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Ripley Under Ground Paperback – Aug 26 2008


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Product Details

  • Paperback: 304 pages
  • Publisher: WW Norton (Aug. 26 2008)
  • Language: English
  • ISBN-10: 0393332136
  • ISBN-13: 978-0393332131
  • Product Dimensions: 19.7 x 12.6 x 1.9 cm
  • Shipping Weight: 227 g
  • Average Customer Review: 3.7 out of 5 stars  See all reviews (22 customer reviews)
  • Amazon Bestsellers Rank: #193,278 in Books (See Top 100 in Books)


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Most helpful customer reviews

Format: Kindle Edition Verified Purchase
Excellent book. Patricia Highsmith has yet to disappoint me. Already started the 3rd book which is necessary for wrapping up Under Ground.
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By HORAK on Jan. 27 2004
Format: Audio Cassette
Nigel Lambert reading Patricia Highsmith's "Ripley Under Ground" is a masterpiece. All the humour and suspense is rendered splendidly by Mr Lambert's beautiful reading.
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By HORAK on Jan. 27 2004
Format: Hardcover
Another adventure with Patricia Highsmith's lovely character Thomas Ripley. This book follows the author's "The Talented Mr Ripley" so that the reader is already acquainted with most of the protagonists like Dick and Chris Greenleaf, Bernard Murchisson or Tom's wife Heloise. When Ed Banbury and Jeff Constant, owners of the Buckmaster Gallery in London, decide to open a new show featuring paintings by the famous Derwatt, the situation becomes uncomfortable when the American collector, Murchisson, claims that a painting he bought three years ago is a fake. Knowing that Derwatt died years ago in Greece and that Bernard had been forging paintings by "Derwatt", allegedly living in a remote village in Mexico, it will take all of Ripley's talent to clean the reputation of the Buckmaster Gallery, as Murchisson's visit to London is imminent. Mrs Highsmith's highly successful ingredients are all present in this novel: crime, horror, humour and suspense.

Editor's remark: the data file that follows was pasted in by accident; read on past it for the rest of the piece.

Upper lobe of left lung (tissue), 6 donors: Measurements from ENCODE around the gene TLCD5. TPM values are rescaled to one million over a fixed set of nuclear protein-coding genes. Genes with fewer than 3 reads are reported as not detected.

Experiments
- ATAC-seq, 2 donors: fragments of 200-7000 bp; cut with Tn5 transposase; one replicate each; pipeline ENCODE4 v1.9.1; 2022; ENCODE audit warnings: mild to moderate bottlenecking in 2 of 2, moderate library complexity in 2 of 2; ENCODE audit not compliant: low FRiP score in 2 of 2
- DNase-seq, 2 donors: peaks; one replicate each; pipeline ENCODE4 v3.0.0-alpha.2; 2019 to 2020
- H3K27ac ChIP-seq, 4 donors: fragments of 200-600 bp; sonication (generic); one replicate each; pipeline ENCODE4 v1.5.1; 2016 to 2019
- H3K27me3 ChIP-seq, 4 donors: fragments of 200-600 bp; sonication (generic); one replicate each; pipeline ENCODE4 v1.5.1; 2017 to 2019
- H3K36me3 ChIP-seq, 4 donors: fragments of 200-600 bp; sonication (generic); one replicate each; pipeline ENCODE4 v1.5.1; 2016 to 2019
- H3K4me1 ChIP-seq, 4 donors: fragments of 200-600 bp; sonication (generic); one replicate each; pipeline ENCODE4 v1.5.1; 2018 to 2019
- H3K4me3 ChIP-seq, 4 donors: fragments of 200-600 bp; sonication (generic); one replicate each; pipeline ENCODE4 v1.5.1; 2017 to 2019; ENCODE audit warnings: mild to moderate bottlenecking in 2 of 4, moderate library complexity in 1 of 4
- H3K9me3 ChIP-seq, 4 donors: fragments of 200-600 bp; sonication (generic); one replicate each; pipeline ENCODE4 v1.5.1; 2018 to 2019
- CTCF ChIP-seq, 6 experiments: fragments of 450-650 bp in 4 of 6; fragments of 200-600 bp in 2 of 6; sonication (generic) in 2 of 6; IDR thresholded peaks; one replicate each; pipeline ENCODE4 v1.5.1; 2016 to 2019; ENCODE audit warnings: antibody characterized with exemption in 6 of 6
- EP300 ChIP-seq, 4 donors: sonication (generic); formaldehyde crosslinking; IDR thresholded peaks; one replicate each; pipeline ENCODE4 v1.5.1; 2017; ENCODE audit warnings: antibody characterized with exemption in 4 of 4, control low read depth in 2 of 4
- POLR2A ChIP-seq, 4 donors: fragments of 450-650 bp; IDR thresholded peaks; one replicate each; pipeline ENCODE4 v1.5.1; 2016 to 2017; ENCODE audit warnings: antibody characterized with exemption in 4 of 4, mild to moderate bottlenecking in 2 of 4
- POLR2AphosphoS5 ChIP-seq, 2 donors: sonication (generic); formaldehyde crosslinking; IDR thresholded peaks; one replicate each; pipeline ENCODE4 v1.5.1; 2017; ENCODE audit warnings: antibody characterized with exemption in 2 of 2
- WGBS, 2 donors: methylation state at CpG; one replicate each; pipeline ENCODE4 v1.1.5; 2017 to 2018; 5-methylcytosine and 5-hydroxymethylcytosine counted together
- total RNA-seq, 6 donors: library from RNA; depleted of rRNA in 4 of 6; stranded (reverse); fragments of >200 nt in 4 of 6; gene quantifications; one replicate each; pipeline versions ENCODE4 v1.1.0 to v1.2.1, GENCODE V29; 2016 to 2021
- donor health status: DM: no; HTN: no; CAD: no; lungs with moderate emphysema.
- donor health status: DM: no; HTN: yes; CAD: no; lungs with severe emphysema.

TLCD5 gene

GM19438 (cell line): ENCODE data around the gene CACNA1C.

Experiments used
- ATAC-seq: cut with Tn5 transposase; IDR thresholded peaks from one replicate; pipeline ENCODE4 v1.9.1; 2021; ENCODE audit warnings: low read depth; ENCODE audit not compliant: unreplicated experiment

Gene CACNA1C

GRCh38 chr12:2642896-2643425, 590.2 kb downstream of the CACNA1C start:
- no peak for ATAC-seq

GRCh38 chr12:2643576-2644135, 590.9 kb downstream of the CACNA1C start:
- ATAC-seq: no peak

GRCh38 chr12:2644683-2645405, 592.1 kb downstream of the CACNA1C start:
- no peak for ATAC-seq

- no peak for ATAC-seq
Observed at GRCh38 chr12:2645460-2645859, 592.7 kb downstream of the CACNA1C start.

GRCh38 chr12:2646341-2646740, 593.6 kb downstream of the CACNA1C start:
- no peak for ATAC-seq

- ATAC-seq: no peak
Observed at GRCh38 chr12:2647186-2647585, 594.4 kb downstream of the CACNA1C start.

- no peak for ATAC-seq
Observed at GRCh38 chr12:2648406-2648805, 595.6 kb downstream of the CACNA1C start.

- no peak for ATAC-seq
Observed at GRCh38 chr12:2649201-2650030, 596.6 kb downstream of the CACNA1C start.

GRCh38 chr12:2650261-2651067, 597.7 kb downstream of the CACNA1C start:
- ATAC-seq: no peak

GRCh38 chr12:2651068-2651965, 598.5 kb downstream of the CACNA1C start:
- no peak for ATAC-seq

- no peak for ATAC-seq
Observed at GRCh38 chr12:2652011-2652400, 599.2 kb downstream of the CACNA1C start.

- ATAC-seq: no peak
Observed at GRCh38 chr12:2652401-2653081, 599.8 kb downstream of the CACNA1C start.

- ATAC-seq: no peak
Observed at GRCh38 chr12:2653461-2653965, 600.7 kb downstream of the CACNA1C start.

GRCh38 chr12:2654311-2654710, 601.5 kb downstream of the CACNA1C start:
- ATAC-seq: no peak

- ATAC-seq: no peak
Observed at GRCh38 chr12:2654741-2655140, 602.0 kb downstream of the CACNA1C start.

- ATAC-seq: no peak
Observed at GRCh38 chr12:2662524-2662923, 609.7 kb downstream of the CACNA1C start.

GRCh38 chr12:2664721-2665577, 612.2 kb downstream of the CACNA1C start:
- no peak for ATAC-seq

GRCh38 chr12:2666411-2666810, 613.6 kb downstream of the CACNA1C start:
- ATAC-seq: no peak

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Format: Paperback
This book continues on about 6 years after "The Talanted Mr. Ripley" ends. The first part of this book takes place in the span of only a few days and is almost comical. He has people in and out of his house constantly (and they are all men, does this mean something?). The plot of the art forgery and the murder is very unbelievable. But if Tom Ripley could fool an Italian police officer into thinking he was two different people just by putting on some glasses and changing the part and color of his hair, as he did in "Talented", then I guess he could fool someone in this book by wearing a beard. However, the last part was very unbelievable and there is no way he wouldn't have been arrested. As if the police are going to find burning a man's body because he (supposedly) told him to before he committed suicide, and then crushing the skull, is not suspicious behaviour. But, I couldn't put the book down, and I'm reading Ripley's Game, so Patricia Highsmith must be a great writer, at least to me.
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By A Customer on Aug. 10 2002
Format: Paperback
This is the worst Ripley book.The plot lacks narrative drive and goes nowhere. Ok, Bernard Tuft is a very good caracther and there are some flashes of Higsmight's talents but in general is dull and slow reading.